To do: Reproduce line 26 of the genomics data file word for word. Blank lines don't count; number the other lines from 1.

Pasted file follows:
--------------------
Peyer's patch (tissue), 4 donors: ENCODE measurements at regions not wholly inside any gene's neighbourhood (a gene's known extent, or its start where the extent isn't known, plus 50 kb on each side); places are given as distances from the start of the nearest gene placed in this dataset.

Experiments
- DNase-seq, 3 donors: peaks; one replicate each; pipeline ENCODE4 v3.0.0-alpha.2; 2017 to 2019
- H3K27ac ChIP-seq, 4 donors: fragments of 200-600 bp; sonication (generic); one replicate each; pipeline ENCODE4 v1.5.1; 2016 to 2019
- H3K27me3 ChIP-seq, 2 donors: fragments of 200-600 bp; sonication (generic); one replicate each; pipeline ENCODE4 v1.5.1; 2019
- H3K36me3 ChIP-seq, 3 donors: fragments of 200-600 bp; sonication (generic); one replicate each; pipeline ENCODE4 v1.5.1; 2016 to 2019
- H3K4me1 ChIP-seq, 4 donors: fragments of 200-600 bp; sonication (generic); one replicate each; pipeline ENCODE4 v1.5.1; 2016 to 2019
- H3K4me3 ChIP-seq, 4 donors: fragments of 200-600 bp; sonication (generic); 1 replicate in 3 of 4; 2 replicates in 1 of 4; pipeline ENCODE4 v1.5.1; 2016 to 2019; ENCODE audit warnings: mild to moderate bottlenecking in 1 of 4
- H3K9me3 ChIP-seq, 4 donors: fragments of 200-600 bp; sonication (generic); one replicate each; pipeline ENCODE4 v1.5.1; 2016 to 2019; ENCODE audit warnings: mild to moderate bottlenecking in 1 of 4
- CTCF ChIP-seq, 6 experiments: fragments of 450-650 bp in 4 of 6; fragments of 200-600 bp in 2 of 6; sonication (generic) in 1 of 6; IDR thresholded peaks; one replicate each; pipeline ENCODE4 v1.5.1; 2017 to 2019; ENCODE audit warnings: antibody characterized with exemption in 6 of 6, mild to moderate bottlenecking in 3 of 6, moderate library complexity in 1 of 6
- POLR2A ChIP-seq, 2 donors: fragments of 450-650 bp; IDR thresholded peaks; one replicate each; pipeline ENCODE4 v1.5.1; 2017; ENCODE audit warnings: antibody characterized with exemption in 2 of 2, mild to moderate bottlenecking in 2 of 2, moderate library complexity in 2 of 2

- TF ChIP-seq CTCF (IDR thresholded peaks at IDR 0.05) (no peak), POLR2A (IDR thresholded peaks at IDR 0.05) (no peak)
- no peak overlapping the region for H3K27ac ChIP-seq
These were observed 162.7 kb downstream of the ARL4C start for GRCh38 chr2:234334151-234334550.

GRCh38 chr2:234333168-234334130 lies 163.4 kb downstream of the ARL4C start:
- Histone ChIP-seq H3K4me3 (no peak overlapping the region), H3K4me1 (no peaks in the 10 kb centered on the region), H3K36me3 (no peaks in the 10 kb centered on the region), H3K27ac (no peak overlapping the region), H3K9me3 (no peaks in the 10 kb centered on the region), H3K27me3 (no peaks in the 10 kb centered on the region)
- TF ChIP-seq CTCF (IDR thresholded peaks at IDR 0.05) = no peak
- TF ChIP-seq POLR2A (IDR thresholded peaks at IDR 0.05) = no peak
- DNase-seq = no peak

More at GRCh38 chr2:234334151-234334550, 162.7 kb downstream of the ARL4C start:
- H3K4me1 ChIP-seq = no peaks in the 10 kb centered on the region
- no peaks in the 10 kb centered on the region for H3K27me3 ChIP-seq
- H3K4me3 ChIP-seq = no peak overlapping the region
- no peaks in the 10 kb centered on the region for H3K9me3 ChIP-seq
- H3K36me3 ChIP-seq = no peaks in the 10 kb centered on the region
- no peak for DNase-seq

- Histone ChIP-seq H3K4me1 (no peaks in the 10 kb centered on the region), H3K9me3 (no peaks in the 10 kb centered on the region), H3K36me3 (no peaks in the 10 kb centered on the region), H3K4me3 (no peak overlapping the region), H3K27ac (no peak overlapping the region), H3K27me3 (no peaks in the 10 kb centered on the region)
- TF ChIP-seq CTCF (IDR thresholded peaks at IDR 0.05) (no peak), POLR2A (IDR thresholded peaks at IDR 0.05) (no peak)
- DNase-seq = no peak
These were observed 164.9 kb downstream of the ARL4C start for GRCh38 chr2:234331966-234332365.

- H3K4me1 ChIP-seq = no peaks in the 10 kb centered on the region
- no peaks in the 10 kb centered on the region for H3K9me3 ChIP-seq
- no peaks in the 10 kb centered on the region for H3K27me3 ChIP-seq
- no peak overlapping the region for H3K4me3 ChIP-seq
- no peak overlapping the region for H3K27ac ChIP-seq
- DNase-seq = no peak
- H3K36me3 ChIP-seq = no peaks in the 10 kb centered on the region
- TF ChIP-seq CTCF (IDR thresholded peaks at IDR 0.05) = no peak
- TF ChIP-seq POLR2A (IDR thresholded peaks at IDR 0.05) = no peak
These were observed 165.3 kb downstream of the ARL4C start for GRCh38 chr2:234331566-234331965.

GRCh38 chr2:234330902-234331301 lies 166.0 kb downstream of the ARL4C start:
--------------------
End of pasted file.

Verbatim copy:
- no peak for DNase-seq